Ok…not quite giving up. I did find that CMake appears to be adding a cygwin header folder to the projects. If I manually remove this from them the build goes further. The default build configuration appears to be 32 bit which is also an issue for me. Perhaps I’ll do a little more before I completely give up.
Looking at getting a bit of C++ file processing code done for some home sandbox tooling reasons. Grabbed the source code.
Source code asks for boost as a polyfill for C++ 2017 (optional and something else) with MSVC 2017. Grabbed boost. Got to build boost, really would like to build the full kit if I’m going to build it at all. Grabber zlib and libbz2. Now looking at any other dependencies needed to build a reasonably complete boost build locally.
Heading off to see the Captain Marvel movie and will continue with this (along with some presentation prep I need to do this weekend and some overflow work items I need to look into). Should be an interesting if busy weekend…
This is once again reminding me why C# and Java are so much more productive than C++ for many things. In C# I’d nuget the mongodb drivers. Up to date versions of any supporting libraries would be pulled in as needed and I’d be writing code in short order. I love C++ for its power and flexibility, but as a tool to get higher level logic in place it is not holding up well…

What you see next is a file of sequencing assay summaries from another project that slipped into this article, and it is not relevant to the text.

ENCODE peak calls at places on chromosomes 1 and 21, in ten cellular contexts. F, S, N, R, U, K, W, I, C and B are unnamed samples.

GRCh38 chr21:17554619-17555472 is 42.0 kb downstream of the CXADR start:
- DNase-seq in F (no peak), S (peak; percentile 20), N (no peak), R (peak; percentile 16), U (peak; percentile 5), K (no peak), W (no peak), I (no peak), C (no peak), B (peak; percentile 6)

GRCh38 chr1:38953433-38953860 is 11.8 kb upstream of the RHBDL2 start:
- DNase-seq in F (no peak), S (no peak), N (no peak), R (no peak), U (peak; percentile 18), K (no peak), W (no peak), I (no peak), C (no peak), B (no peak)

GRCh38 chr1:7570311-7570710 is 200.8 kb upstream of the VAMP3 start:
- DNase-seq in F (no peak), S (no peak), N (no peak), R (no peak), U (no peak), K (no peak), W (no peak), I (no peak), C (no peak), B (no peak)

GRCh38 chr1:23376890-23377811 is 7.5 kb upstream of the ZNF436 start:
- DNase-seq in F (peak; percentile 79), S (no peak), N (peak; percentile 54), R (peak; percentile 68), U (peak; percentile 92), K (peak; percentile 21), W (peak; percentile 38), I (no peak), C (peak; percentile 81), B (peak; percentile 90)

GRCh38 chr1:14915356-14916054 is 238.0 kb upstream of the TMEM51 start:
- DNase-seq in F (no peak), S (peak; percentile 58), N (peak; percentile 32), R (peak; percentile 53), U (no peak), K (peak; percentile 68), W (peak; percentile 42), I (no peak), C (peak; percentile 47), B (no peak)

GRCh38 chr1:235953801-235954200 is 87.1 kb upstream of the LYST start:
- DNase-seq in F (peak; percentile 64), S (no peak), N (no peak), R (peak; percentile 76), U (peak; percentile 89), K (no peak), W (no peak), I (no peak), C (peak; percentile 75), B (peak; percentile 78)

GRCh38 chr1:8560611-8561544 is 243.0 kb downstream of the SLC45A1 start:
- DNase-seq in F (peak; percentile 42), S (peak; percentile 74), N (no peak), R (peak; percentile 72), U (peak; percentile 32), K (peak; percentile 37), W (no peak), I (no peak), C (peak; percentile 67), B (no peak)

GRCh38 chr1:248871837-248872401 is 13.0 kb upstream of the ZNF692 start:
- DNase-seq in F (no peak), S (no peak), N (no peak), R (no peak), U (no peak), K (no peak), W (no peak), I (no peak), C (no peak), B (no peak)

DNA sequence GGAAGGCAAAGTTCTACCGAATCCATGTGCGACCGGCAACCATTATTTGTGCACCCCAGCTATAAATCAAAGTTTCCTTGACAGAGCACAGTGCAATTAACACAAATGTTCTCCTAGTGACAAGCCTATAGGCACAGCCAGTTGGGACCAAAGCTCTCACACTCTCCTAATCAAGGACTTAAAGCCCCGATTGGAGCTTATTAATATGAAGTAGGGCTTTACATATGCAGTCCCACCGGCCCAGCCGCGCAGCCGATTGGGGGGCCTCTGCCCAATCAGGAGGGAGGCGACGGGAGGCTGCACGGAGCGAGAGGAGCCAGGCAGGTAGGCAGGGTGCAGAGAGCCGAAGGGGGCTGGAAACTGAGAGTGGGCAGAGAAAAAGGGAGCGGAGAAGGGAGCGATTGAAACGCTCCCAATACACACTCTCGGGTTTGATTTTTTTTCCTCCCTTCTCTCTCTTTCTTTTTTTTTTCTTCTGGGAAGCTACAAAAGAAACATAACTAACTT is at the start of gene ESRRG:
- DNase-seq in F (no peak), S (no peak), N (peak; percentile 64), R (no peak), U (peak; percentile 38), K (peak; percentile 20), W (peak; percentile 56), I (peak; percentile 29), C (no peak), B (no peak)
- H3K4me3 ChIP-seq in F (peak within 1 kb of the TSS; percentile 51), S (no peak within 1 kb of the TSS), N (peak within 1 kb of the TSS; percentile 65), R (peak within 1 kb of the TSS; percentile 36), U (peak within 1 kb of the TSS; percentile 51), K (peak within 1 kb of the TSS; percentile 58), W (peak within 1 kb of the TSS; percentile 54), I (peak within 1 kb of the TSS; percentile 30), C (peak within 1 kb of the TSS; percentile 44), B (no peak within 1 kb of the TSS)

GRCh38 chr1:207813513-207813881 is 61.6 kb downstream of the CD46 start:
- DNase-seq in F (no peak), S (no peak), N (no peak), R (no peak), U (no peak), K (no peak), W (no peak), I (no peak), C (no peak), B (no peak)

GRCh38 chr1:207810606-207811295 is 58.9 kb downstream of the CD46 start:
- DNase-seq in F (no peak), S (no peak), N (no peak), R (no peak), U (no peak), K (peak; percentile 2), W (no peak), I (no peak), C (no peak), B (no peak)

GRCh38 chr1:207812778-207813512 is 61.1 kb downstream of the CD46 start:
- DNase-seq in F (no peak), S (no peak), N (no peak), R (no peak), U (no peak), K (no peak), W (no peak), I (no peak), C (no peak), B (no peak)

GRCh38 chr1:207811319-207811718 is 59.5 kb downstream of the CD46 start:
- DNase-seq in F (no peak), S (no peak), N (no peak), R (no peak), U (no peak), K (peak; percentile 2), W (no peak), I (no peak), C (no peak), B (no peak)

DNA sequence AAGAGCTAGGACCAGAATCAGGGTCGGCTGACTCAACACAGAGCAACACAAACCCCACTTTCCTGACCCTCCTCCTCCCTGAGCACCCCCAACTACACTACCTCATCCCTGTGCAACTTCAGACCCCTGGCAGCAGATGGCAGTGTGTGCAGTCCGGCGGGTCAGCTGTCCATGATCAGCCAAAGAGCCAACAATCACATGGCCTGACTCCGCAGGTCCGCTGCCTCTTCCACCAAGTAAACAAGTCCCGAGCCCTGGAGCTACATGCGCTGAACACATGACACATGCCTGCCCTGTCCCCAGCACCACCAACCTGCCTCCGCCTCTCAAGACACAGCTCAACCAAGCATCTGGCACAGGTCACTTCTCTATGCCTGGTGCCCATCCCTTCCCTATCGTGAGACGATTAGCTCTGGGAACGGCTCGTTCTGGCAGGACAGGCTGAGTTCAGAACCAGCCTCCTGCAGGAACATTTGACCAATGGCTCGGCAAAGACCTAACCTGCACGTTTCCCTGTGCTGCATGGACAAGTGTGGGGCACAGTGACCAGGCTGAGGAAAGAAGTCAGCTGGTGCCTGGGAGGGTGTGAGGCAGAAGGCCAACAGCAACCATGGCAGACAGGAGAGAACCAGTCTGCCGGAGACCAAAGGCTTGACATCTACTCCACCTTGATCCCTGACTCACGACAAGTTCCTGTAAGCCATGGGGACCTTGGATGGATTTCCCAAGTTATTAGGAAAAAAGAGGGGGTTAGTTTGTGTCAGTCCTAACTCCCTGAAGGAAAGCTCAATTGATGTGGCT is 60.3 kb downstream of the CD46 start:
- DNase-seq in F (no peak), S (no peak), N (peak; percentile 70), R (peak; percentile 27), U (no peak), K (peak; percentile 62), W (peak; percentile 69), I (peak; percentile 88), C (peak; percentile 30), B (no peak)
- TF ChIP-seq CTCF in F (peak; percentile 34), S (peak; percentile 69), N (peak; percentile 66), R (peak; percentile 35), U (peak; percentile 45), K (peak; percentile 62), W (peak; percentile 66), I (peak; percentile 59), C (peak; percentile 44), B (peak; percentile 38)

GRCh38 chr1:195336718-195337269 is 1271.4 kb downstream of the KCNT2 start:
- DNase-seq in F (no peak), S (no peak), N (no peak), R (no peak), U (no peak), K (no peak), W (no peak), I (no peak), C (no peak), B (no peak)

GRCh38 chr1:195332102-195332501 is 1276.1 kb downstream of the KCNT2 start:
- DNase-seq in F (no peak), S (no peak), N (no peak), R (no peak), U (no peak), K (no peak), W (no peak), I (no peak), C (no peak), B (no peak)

Add in building bjam to build boost with and then grabbing CMake to build the mongodb drivers with…making sure that the build processes find the right compiler (I’ve had at least one run where my build grabbed the g++ compiler out of the path even though the visual studio tools were there as well.
I’ve been splitting my experiments with Unity between this blog and pandamallet.com (where I put ‘creative’ things.
More graphical content and thoughts on game design possibilities have lived on the creative side while more technical, C# coding and Unity script coding bits have lived here.
I’m going to move to keeping everything in one place for convenience and accessibility. From here on, I’m going to put all of the game programming related content on the creative side and keep my career blog for more directly coding related items and similar things.
As pandamallet.com does not share with linked-in at this time, this will mean that anyone who was watching these goings-on through linked-in notifications will need to pop over to pandamallet to see what’s up going forward. I will look at making sure that all of my sites (pandamallet, my main blog and my career blog) are publishing to my twitter feed when something new is added to make this (perhaps) a bit easier.